Anyway, it’s a graph, in general, and a multi-tree, specifically: every node can have any number of parents and any number of children, and references can only go in one direction (you can’t reference a parent node.)

Word :smiley_cat: I hope you don’t mind my more rambling illustration of the concept.


Big problem is that Bob does NOT know the closed group handling the transfer of ownership for the coin.

Second Big problem is that Bob does not know the remote group verifying the coin transfer.

Your closed group will not be looking after the coin addresses of your coins, but a remote group in XOR space and normal IP space. Then the verifying group is yet another group.

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How do we verify the validity of transactions in a decentralised manner?

In your model, what is to prevent someone from adding X twice or to add a bogus transaction?

The nodes are SD blocks.

The validity of the transactions is already verified in the Safecoin layer. Here, we’re only concerned about the timeline.

You wouldn’t need to stop people from adding a transaction again: first, it would cost them money (the cost of adding an SD block), and then when somebody looked up the transaction, both the old and the new one would come up as a result. So yes, you could add it twice, but there would be no point.

For this to work, we’ll need to be able to search for contents in some way; it is currently missing, but @dirvine commented on something I wrote earlier today, and he said that stuff like that will be possible.

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You mean closed group consensus? What do you mean by the validity of transactions is already verified in the Safecoin layer? If you mean that Safecoin being owned by a particular person (i.e how the coins when transferred have owners), this doesn’t verify any validity of transaction it simply ensures that a particular coin is unique to its owner.

One of the main ideas behind having a blockchain is decentralised consensus. If you use quorum of 32 to reach consensus on financial transactions this has huge security implications. Besides this, I’m not sure I understand why ‘only the timeline’ is important.

I can’t talk for Tim, but I wouldn’t necessarily mix Safecoin with the ledger. I would just use the ledger itself to define whatever is being owned. Then you don’t have to tally the ledger with the assets.

This would then be like a regular blockchain, except that clients would have to validate the transaction authenticity, as anyone could contribute to a public chain. A bad transaction (invalid signature, invalid address, etc) could then be skipped over/ignored.

Note that these are fag packet ideas. I am sure more thought could/should go into creating a robust native transaction chain, which would do everything a blockchain does.

However, of you just want to present an audit trail, which can be interrogated against the actual state, you could do this (will collaboration of the parties involved).

Security is derived from how the quorums are formed. The entire network security rests on this, not just for any transaction chains. A blockchain is a brute force method of gaining consensus - ask all nodes and get a majorty decision. Safe net uses a more nuanced approach, which if sound, provides additional security over this approach (as targeting a group associated with the data is a hard problem).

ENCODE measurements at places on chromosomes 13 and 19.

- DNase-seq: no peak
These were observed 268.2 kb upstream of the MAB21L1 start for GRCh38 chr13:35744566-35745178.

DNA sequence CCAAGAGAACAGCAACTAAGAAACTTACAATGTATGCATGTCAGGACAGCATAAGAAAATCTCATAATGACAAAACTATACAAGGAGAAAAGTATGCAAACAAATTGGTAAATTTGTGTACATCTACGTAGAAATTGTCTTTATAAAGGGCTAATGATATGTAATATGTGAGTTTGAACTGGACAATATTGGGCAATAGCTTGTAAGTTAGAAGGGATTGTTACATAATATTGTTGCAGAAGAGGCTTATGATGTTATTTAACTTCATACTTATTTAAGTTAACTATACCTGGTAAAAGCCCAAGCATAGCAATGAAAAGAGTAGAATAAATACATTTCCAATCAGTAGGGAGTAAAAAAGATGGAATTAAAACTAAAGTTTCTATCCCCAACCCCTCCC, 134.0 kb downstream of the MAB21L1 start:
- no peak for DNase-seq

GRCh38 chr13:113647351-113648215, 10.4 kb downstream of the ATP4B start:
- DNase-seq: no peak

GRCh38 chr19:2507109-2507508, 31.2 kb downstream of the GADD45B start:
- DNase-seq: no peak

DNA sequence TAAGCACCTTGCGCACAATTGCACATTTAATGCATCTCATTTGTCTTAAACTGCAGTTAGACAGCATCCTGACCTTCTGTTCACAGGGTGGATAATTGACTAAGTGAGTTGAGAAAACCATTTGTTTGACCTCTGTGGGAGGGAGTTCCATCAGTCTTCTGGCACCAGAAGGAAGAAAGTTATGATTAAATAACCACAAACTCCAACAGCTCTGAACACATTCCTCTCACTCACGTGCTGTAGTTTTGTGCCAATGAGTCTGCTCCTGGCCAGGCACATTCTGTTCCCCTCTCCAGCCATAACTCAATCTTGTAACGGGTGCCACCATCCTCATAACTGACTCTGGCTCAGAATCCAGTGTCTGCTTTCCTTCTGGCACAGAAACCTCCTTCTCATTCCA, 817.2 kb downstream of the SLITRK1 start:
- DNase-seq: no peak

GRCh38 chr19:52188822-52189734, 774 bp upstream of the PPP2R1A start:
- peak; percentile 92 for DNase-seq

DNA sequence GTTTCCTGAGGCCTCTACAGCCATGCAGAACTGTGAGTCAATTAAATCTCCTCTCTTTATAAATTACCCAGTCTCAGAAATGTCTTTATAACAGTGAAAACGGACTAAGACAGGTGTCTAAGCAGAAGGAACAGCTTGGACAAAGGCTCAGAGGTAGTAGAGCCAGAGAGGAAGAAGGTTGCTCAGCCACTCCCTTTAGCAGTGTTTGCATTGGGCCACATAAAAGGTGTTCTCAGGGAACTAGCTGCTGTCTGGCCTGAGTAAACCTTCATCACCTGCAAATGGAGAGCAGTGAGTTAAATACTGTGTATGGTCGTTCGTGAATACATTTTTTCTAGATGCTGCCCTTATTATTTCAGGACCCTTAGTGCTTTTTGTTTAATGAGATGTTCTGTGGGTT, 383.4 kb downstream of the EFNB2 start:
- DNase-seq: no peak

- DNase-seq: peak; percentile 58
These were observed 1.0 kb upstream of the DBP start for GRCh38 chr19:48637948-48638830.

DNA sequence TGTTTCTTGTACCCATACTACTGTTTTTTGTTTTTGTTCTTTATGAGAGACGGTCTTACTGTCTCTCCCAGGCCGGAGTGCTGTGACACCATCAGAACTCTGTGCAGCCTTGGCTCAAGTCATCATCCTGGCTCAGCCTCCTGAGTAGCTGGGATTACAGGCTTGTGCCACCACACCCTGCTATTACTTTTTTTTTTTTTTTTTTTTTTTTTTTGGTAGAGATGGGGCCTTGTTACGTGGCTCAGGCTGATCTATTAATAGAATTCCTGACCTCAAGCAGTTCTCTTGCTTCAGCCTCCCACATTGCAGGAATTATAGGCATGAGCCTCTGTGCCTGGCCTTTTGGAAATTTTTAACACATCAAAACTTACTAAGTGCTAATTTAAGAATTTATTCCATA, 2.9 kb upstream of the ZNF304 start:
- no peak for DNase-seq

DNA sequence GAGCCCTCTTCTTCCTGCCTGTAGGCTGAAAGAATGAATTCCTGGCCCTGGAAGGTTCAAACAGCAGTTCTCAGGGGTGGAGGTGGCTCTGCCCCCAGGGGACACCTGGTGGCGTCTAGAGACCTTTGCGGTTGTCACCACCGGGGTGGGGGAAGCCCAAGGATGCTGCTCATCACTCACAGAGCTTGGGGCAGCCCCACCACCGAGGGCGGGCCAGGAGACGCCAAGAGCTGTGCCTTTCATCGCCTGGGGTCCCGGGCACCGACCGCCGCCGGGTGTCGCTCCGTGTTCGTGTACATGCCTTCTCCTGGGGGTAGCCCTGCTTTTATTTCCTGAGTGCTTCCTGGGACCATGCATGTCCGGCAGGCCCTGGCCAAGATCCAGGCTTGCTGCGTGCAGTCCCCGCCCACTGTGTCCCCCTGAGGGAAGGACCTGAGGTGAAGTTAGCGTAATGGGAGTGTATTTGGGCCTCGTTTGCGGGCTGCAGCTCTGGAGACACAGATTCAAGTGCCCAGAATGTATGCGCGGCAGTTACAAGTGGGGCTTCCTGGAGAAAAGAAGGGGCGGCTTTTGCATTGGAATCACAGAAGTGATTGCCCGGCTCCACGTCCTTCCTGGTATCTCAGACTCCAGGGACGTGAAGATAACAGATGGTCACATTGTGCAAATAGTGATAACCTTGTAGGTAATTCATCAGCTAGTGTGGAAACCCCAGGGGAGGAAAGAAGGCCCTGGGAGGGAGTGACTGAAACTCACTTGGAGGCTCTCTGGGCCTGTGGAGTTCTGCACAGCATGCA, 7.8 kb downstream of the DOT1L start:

Re the timeline, the sequence of events is the critical component. Obviously who and what was involved is also key, but sequencing is critical. Every link in the chain is key.


In SAFE we can have a ledger per product (coin/token) I believe. I think Traktion is also saying that?


Like @Traktion said, it all depends on how those 32 are decided upon; you can’t do much if you have no knowledge of or control over who’s in the quorum (i.e. whom to hack, bribe, etc.)

This ledger is just a web of certificates about arbitrary documents; if some (or most) of those documents are Safecoin transactions, so be it. It’s like colored coins, in a sense.

However, some could tie the ledger to external references, such as Bitcoin blocks, or blocks of other blockchains, or they could be timestamps by “trusted” entities (but everybody can decide whom to trust, so: no pressure, these are just random pieces of data, until somebody cares about them.)

That was in the context of entering a document about an already quorum verified transaction; if we already established the validity of a transaction (i.e. “X transferred Y N coins”), then all what’s left is to verify when it was done. In the absence of a globally trusted timestamp, that is only possible in relation to other things (but the blockchain does the same.)

I don’t claim this system will give you blockchain level confidence about the ordinality of all transactions, but I argue that it is not necessary in most cases (contributes to bloat), and unwanted in many (compromises privacy). In the cases when it is required by the parties for personal, business, legal, or any other reasons, they can just agree to use the ledger; in this system, the public ledger is not the basis of the transactions, it’s just an add-on, a clerical tool. Again, like colored coins: nobody forces us to use them, but when I want to enter a certificate about something in the blockchain, I have the choice.


block chain software are going to have side chains like RADS and IOC coin that is having unlimited side-chains. the choice will be if you want anonymous data or public data on the block chain In general I think business will choose blockchain over anonymous data. until humanity evolves…